Two classification methods for developing and interpreting productivity zones using site properties

Nicolás Martín, Germán Bollero, Newell R. Kitchen, Alexandra N. Kravchenko, Ken Sudduth, William J. Wiebold, Don Bullock

Research output: Contribution to journalArticlepeer-review


Crop performance is often shown as areas of differing grain yield. Many producers utilize simple GIS color ramping techniques to produce visual yield maps with delineated clusters. However, a more quantitative approach such as an unsupervised clustering procedure is generally used by scientists since it is much less arbitrary. Intuitively the yield clusters are due to soil and terrain properties, but there is no clear criterion for the delineation. We compared the effectiveness of two delineation or classification procedures: quadratic discriminant analysis (QDA) and k-nearest neighbor discriminant analysis (k-NN) for the study of how yield temporal patterns relate to site properties. This study used three production fields, one in Monticello, IL, and two in Centralia, MO. Clusters were defined using maize (Zea mays L.) and soybean (Glycine max (L.) Merr.) yield from three seasons. The k-NN had greater and more consistent successful classification rates than did QDA. Classification success rate varied from 0.465 to 0.790 for QDA while the k-NN classification rate varied from 0.794 to 0.874. This shows that areas of certain temporal yield patterns correspond to areas of specific site properties. Although profiles of site properties differ by crop and production field, areas of consistent low maize yield had greater shallow electrical conductivity (ECshallow), than those of consistent high maize yield. Furthermore, areas of consistent high soybean yield had lower soil reflectance than those areas of consistent low yields.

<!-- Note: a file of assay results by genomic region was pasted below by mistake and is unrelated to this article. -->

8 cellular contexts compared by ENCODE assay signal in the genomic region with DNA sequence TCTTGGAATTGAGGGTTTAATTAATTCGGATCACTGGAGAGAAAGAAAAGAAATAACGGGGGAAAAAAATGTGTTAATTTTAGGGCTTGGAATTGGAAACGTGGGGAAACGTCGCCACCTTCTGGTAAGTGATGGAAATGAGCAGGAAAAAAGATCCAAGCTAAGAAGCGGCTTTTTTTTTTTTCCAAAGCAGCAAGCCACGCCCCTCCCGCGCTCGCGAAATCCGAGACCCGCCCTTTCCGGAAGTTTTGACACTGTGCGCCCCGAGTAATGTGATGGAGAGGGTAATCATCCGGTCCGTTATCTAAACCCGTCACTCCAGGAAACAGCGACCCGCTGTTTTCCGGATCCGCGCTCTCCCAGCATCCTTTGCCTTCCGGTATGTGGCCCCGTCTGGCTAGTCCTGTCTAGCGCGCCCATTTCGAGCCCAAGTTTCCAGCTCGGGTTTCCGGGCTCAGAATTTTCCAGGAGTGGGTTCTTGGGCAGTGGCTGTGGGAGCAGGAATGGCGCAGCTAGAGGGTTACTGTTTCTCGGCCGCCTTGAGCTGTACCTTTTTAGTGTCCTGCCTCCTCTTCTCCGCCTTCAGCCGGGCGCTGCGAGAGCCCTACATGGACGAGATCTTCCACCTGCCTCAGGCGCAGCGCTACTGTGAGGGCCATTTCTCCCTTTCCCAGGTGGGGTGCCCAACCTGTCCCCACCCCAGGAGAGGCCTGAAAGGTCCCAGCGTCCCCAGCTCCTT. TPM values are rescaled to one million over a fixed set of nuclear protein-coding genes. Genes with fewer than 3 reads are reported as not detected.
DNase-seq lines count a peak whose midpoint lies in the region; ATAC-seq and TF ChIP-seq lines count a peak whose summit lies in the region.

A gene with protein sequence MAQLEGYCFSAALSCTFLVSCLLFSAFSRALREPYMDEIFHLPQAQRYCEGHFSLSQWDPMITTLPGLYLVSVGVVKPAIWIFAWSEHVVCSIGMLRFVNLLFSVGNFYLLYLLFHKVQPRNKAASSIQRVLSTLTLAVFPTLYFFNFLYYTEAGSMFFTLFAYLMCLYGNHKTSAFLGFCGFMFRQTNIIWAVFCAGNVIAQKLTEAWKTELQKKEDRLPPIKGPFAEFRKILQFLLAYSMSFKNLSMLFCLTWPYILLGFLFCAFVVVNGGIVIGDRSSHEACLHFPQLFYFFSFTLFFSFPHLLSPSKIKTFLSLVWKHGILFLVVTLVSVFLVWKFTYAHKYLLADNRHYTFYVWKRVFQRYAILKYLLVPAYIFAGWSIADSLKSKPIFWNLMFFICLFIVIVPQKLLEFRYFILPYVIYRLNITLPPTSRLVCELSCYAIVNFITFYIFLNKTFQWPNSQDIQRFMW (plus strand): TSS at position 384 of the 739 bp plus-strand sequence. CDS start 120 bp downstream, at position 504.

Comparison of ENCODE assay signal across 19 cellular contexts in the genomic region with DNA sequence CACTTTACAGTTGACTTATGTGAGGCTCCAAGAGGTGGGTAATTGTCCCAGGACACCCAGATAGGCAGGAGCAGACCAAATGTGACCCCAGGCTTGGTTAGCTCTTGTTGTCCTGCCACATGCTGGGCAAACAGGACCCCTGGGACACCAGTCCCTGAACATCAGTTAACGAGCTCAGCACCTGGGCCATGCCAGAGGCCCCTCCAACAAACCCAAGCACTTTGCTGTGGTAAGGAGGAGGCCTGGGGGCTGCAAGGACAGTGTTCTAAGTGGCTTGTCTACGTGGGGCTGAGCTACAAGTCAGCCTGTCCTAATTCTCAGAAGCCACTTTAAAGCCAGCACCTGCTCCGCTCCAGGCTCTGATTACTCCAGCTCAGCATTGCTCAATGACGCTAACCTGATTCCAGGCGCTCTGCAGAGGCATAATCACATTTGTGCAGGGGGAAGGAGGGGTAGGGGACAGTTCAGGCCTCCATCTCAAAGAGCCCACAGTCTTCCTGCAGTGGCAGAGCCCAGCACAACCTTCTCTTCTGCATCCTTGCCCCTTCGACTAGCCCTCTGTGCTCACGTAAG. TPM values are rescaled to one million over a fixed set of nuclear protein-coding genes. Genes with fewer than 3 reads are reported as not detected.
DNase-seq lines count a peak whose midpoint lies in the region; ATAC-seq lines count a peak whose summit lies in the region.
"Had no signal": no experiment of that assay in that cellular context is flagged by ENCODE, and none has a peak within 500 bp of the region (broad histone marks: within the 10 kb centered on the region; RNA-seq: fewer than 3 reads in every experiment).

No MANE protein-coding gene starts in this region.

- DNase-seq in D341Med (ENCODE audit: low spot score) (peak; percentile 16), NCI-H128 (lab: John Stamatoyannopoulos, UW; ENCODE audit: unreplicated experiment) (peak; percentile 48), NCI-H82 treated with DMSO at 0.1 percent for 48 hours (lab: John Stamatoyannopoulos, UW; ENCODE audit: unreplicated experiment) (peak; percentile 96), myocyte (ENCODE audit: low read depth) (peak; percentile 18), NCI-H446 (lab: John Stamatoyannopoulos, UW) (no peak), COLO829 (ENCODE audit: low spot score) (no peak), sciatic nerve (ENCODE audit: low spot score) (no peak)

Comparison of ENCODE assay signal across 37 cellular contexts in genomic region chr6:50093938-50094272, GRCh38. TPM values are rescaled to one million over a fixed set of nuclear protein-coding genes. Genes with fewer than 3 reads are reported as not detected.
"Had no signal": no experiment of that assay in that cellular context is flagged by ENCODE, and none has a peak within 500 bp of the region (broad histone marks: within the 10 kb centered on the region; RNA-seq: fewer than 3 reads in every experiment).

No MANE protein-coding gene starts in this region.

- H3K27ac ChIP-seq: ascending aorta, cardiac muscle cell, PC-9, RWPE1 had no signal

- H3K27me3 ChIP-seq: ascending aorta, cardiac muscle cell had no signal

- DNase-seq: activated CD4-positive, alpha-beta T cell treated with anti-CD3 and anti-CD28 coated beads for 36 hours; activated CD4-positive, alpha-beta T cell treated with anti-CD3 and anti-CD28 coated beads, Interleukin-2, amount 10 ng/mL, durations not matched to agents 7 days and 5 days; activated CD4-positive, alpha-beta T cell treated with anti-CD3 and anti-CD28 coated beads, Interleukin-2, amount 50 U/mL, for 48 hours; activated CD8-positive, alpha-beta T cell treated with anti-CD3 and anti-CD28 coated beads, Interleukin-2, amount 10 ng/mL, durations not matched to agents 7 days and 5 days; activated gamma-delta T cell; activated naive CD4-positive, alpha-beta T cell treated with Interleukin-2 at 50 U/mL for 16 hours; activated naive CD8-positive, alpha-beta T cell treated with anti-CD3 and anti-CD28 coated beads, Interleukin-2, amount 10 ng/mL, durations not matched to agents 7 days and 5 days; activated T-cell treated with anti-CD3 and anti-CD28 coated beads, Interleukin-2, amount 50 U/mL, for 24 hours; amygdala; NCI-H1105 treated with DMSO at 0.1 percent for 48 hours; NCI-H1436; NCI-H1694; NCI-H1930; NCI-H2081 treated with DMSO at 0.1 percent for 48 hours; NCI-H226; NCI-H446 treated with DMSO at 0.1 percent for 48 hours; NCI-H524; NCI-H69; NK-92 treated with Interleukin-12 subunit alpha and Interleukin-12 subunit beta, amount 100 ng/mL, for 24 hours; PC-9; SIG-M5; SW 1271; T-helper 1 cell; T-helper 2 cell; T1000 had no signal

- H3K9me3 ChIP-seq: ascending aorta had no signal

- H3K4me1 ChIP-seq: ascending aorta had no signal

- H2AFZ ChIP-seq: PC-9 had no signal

Original languageEnglish (US)
Pages (from-to)357-371
Number of pages15
JournalPlant and Soil
Issue number1-2
StatePublished - Oct 2006


  • Quadratic discriminant analysis
  • Site properties
  • Yield temporal patterns
  • k-means clustering
  • k-nearest neighbor discriminant analysis

ASJC Scopus subject areas

  • Soil Science
  • Plant Science


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